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There have been discussions about transitional champions – the most obvious one being the time between Sampras and Federer – where Roddick and Hewitt were champions. Does anyone have a definition or is there an understanding as to which years were eras and when the transitions happened?
 

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Early 70's, transitioning from Laver's era to Connors/Borg era beginning in 74.

Also the early 90's when Courier was king and it was late Lendl/Edberg/Becker era until Sampras took over in 93.
 

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2011-2012, obviously.
 

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I did not call anyone a mug.
 
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i refuse to call 1999-2003 a transitional era
it was the greatest era in tennis history
1995 was the single greatest tennis year though

if any year was transitional i would say its 2009

federer was shot- but still won 2 slams
nadal got injured then lost to soderling

nole was learning how to serve again

del po took advantage of the situation

murray still couldnt make a wimbledon final even without nadal there

transitional era- before nole'e reign
after federer's domination 2004-2007
 

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Discussion Starter #7
Early 70's, transitioning from Laver's era to Connors/Borg era beginning in 74.

Also the early 90's when Courier was king and it was late Lendl/Edberg/Becker era until Sampras took over in 93.
Looking at the years suggested:

Early 70s (1970-1973):
Australian Open: 3 different champions
French Open: 3 different champions
Wimbledon: 3 different champions
US Open: 4 different champions

Early 90s (1990-1993):

Australian Open: 3 different champions
French Open: 3 different champions
Wimbledon: 4 different champions
US Open: 2 different champions

Early 00s (2000-2003):

Australian Open: 2 different champions
French Open: 3 different champions
Wimbledon: 4 different champions
US Open: 4 different champions

In a transitional era, each major should be won by different players because no player should dominate it in-a-row. It looks like the Early 00s was the most diverse of the transitional eras because the two big majors, Wimbledon and the US Open, had four different champions over four years. Is this how a transitional era works?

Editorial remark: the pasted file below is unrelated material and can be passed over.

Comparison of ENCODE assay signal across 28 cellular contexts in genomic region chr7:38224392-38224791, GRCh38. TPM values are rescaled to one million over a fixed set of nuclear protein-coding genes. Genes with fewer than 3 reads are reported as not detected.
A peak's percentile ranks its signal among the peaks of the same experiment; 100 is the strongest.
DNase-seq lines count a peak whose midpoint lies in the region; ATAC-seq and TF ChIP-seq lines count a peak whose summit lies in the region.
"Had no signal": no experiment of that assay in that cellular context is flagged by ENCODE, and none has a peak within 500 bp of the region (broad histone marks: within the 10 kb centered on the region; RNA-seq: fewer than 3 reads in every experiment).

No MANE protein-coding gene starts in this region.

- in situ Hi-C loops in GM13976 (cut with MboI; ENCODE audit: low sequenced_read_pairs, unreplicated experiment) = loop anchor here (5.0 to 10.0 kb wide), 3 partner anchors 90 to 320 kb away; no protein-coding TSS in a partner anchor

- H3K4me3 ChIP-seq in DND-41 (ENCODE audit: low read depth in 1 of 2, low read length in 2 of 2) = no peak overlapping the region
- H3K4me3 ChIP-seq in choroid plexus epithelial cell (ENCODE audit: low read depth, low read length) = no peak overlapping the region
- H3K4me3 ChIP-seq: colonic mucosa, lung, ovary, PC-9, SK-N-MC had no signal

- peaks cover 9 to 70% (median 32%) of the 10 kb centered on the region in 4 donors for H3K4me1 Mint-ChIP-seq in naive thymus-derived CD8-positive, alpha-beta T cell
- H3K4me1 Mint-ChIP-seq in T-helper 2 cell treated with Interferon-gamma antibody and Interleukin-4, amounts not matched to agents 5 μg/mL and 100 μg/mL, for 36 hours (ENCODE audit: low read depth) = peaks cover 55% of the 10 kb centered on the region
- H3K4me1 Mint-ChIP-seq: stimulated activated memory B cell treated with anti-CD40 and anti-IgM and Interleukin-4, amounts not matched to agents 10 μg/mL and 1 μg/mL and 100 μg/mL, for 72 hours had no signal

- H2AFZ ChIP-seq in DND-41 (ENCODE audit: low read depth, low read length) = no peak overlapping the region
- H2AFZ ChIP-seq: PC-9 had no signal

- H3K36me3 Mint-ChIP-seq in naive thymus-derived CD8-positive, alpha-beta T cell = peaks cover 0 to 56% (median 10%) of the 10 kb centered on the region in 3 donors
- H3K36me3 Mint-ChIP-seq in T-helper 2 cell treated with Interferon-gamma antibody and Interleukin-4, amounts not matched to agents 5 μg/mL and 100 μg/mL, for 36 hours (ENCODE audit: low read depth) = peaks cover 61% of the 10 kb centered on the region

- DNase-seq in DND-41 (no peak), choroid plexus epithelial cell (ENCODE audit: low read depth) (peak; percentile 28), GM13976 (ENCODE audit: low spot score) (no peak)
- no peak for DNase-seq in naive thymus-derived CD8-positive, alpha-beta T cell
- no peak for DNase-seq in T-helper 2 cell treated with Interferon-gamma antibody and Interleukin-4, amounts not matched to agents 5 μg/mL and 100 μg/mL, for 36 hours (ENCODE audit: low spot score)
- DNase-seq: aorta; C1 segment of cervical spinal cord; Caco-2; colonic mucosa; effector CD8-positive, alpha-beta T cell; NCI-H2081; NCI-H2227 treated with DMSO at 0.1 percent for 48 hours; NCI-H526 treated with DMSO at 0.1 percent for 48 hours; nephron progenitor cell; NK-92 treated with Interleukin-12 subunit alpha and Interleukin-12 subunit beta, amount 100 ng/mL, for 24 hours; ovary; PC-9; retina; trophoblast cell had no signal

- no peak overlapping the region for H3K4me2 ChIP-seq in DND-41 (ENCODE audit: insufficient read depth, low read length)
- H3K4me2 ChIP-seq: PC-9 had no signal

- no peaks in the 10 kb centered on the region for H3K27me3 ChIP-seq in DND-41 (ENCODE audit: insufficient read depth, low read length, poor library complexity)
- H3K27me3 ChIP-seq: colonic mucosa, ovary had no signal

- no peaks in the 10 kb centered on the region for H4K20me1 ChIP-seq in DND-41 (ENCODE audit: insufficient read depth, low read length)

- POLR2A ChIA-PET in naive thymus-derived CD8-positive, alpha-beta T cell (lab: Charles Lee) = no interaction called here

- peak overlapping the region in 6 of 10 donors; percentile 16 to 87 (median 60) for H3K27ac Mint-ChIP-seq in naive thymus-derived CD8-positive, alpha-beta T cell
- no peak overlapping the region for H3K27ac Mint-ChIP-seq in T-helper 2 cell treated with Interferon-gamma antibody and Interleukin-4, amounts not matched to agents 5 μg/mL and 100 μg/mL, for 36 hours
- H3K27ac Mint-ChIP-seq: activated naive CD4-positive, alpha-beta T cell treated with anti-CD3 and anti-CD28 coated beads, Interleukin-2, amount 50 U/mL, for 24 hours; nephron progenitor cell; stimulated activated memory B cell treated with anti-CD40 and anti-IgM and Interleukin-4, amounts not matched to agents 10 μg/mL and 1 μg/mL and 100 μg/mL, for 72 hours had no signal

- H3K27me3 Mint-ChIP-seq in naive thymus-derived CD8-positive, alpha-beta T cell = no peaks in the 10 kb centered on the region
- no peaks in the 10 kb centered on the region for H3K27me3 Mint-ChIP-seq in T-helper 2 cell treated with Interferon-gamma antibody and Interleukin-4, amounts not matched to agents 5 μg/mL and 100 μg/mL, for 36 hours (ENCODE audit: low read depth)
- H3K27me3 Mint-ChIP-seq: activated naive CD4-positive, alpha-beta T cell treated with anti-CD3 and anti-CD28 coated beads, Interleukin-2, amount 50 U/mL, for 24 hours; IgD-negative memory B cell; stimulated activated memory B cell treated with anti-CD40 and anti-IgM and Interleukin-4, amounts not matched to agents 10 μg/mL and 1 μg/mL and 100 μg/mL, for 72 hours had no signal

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i refuse to call 1999-2003 a transitional era
it was the greatest era in tennis history
1995 was the single greatest tennis year though

if any year was transitional i would say its 2009

federer was shot- but still won 2 slams
nadal got injured then lost to soderling

nole was learning how to serve again

del po took advantage of the situation

murray still couldnt make a wimbledon final even without nadal there

transitional era- before nole'e reign
after federer's domination 2004-2007
As if Nole's domination will mirror Federer's :lol:

Looking at the years suggested:

Early 70s (1970-1973):
Australian Open: 3 different champions
French Open: 3 different champions
Wimbledon: 3 different champions
US Open: 4 different champions

Early 90s (1990-1993):

Australian Open: 3 different champions
French Open: 3 different champions
Wimbledon: 4 different champions
US Open: 2 different champions

Early 00s (2000-2003):

Australian Open: 2 different champions
French Open: 3 different champions
Wimbledon: 4 different champions
US Open: 4 different champions

In a transitional era, each major should be won by different players because no player should dominate it in-a-row. It looks like the Early 00s was the most diverse of the transitional eras because the two big majors, Wimbledon and the US Open, had four different champions over four years. Is this how a transitional era works?
Pretty much. Look at the 04-07 era.

16 slams played, 4 different champions. And Gaudio and Safin were one-offs.

The transitional eras have different slam winners almost every year.
 

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2002-2006

mixture of surface changes, tennis media expansion, old men from the 90s still hanging around, outright weakness at the top of the sport, no rivals to the top player......it was chaos.....

2007 is the year which finally established the legitimate top players.....
 
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